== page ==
Not only based on an active democratic process, digitalization is also a tool to improve citizens participation in Reykjavík’s initiatives. Thanks to digital tools, the city found solutions to better reach out to citizens and collect their views on how to allocate funding or on which projects should be implemented in the city. For example, the city developed digital participation platforms allowing citizens to share their projects and to vote on the best ideas. The city also has dedicated portals where citizens can, for example, alert the city when a repair on the streets need to be done or to report on how they have been treated by the municipal services.

Reykjavík’s inclusion initiatives to sustain active democracy and the celebration of diversity

To ensure that all citizens can access the services and participate in the digital society, Reykjavík ensures that all designs created for surveys are user-friendly, using universal design of digital products and writing texts in a specific way that is easy to read and to translate through machine translation. All new projects involving digitalization need to ensure more inclusion than the city already has and need to show concrete benefits to diverse groups of people in the city. 

The city also developed initiatives to ensure equal access to digital equipment and equal access to good teaching. Indeed, working alongside local schools, the Department of Service and Innovation ensured that children have the necessary equipment to learn, such as computers, and that teachers are up-skilled to be able to easily navigate through the educational apps and digital platforms, as well as to teach children how to use those digital tools. It is even more important that Reykjavík is using digital transformation to tailor its educational system depending on the needs and cultural differences of the children.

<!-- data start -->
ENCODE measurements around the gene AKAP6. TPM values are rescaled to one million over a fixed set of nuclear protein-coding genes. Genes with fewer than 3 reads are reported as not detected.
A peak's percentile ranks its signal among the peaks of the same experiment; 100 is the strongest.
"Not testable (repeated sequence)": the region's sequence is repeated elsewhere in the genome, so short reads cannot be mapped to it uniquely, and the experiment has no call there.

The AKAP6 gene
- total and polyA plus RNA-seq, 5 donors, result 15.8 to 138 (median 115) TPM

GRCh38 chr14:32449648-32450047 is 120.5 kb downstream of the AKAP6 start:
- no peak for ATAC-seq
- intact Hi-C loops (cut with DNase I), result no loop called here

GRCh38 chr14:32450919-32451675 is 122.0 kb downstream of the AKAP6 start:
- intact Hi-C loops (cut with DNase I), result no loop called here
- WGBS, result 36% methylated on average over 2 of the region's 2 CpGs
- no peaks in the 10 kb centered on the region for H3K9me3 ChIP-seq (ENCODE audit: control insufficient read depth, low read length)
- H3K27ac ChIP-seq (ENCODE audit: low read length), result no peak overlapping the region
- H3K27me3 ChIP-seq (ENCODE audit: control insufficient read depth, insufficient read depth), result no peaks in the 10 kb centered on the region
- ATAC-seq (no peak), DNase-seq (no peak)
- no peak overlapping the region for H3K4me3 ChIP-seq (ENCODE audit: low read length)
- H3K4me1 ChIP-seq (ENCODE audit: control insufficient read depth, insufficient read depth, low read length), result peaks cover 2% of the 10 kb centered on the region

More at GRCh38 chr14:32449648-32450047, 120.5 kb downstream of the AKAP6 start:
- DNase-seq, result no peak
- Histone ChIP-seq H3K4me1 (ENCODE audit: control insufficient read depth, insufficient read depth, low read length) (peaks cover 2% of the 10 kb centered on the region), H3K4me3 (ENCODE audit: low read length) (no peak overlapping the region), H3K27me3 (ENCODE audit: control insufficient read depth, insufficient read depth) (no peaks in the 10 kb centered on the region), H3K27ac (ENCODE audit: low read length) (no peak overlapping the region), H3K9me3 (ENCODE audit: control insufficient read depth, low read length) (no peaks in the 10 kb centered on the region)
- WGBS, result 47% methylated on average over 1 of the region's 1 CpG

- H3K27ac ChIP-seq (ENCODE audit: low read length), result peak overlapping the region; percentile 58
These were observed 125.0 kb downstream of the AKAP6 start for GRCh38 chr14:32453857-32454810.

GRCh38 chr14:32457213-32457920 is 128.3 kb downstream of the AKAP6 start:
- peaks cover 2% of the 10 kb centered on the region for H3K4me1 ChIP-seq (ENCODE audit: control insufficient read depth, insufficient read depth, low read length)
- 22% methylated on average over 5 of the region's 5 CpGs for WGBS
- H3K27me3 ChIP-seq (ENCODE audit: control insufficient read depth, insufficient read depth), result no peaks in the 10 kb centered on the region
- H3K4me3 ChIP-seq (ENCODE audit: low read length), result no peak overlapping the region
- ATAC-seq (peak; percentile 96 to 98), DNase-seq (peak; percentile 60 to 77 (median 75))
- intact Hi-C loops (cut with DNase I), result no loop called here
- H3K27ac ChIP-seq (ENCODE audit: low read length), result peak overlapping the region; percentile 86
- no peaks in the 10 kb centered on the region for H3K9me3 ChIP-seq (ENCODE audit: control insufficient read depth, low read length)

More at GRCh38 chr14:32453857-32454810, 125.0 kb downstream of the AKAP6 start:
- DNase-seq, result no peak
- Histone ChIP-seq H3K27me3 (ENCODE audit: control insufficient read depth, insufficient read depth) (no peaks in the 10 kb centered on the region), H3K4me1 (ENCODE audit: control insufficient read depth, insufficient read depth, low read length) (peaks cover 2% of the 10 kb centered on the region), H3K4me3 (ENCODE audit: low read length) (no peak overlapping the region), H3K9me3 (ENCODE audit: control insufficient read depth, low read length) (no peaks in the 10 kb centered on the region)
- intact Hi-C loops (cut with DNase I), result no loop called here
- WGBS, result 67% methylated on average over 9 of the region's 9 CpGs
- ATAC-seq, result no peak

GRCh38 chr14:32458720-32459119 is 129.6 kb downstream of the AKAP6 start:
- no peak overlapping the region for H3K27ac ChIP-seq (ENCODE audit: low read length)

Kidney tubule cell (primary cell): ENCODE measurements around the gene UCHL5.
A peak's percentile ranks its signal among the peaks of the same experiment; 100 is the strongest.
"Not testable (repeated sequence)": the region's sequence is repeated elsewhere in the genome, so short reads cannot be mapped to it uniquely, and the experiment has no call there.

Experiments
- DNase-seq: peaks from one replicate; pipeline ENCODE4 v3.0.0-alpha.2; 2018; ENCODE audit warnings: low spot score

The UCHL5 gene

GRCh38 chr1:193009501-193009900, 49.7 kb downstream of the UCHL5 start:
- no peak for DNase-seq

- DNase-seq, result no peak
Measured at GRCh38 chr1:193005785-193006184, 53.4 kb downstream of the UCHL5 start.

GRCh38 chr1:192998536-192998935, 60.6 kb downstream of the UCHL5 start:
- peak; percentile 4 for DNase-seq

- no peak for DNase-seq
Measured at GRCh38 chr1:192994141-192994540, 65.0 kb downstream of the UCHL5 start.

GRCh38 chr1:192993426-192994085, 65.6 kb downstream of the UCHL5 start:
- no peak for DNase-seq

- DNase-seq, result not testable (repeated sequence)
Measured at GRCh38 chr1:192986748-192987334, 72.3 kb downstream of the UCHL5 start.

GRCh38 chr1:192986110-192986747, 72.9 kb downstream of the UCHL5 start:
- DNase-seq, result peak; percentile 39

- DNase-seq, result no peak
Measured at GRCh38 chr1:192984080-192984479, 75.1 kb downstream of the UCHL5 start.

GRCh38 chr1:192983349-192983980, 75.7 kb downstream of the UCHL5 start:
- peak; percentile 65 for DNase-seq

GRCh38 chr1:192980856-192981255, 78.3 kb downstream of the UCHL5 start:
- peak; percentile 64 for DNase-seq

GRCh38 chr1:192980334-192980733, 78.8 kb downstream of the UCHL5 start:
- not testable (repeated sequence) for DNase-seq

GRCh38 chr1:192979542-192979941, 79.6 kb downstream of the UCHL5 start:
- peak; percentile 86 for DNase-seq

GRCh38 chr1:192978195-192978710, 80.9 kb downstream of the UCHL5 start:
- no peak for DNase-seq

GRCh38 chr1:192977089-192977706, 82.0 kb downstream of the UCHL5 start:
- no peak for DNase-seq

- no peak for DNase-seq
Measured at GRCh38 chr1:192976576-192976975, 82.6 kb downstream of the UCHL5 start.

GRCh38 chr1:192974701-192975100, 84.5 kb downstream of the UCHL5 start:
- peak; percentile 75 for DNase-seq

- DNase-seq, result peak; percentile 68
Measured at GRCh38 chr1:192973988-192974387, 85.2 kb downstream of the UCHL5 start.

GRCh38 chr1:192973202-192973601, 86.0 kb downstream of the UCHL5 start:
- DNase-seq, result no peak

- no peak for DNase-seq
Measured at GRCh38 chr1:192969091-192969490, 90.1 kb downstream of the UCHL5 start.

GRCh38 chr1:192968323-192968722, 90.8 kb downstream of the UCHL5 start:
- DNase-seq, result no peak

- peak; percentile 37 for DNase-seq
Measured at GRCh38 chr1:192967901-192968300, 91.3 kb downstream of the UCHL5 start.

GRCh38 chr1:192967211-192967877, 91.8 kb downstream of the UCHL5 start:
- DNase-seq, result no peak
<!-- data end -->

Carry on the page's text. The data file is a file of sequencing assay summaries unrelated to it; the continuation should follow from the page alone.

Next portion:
An IT governance based on a human-centered approach  

During the last three years, the municipality rethought all its IT governance. They started by building different relationships with the market’s providers, such as data, artificial intelligence and coding companies. Concretely, the city set very strict requirements when collaborating with companies in terms of GDPR and restructured the ownership of the data. In order to protect the citizen’s data and create a new culture of open data and interoperability, the city now owns the data. The city is also focusing on fostering its requirements in terms of cybersecurity and security of the information: “the data concerning our people, it has to be safe”, said Karen María Jónsdóttir.

All these requirements were set to provide a safe digital environment, where digital rights of citizens are protected, allowing them to rethink their IT systems. The local administration of the city used to have very big and heavy systems, which were hard to maintain and to evolve. Compared to the development of data sharing, such systems were outdated, because they were not allowing to connect with other systems and to collaborate with other services. Using best of breed solutions, the city switched to an innovation ecosystem, more flexible, and composed of smaller systems that can connect, disconnect, be replaced and added very easily. It is a new way of building IT in the city, allowing the city to react quickly with the changes in the environment and to adapt to a fast-changing world.



Strongly committed to adapt its IT governance system and to ensure that everyone has an equal access to digital opportunities, the city already scaled-up its activities at the international level through a project working on digital human rights sustainability. Reykjavík focused on improving school services for children by using technologies to help children with psychological diseases or specific needs. Alongside five other cities from Europe, North America and South America, which were all working on a specific project, the city shared the obstacles and challenges faced during the implementation. Now, Reykjavík is looking forward to extending its collaboration even more through the Cities Coalition for Digital Rights.